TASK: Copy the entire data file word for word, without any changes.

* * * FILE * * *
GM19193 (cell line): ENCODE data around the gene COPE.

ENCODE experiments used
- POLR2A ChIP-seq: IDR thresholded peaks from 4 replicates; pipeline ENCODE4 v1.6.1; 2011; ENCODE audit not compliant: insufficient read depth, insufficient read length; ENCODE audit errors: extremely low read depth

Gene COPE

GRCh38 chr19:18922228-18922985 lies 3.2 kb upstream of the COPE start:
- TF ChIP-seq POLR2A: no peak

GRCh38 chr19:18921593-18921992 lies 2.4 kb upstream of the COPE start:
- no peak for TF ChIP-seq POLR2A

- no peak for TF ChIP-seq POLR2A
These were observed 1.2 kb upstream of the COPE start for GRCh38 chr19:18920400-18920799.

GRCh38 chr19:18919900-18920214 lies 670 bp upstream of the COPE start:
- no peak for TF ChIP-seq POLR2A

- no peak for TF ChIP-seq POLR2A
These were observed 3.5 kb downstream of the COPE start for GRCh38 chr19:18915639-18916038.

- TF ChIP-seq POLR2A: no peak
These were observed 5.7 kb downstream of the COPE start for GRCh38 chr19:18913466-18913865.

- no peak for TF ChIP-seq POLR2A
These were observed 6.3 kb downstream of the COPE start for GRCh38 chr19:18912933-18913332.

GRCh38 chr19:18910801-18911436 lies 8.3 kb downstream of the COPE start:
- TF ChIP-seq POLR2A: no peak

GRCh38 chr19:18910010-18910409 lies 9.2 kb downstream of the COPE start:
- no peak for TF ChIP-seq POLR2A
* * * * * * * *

GM19193 (cell line): ENCODE data around the gene COPE.

ENCODE experiments used
- POLR2A ChIP-seq: IDR thresholded peaks from 4 replicates; pipeline ENCODE4 v1.6.1; 2011; ENCODE audit not compliant: insufficient read depth, insufficient read length; ENCODE audit errors: extremely low read depth

Gene COPE

GRCh38 chr19:18922228-18922985 lies 3.2 kb upstream of the COPE start:
- TF ChIP-seq POLR2A: no peak

GRCh38 chr19:18921593-18921992 lies 2.4 kb upstream of the COPE start:
- no peak for TF ChIP-seq POLR2A

- no peak for TF ChIP-seq POLR2A
These were observed 1.2 kb upstream of the COPE start for GRCh38 chr19:18920400-18920799.

GRCh38 chr19:18919900-18920214 lies 670 bp upstream of the COPE start:
- no peak for TF ChIP-seq POLR2A

- no peak for TF ChIP-seq POLR2A
These were observed 3.5 kb downstream of the COPE start for GRCh38 chr19:18915639-18916038.

- TF ChIP-seq POLR2A: no peak
These were observed 5.7 kb downstream of the COPE start for GRCh38 chr19:18913466-18913865.

- no peak for TF ChIP-seq POLR2A
These were observed 6.3 kb downstream of the COPE start for GRCh38 chr19:18912933-18913332.

GRCh38 chr19:18910801-18911436 lies 8.3 kb downstream of the COPE start:
- TF ChIP-seq POLR2A: no peak

GRCh38 chr19:18910010-18910409 lies 9.2 kb downstream of the COPE start:
- no peak for TF ChIP-seq POLR2A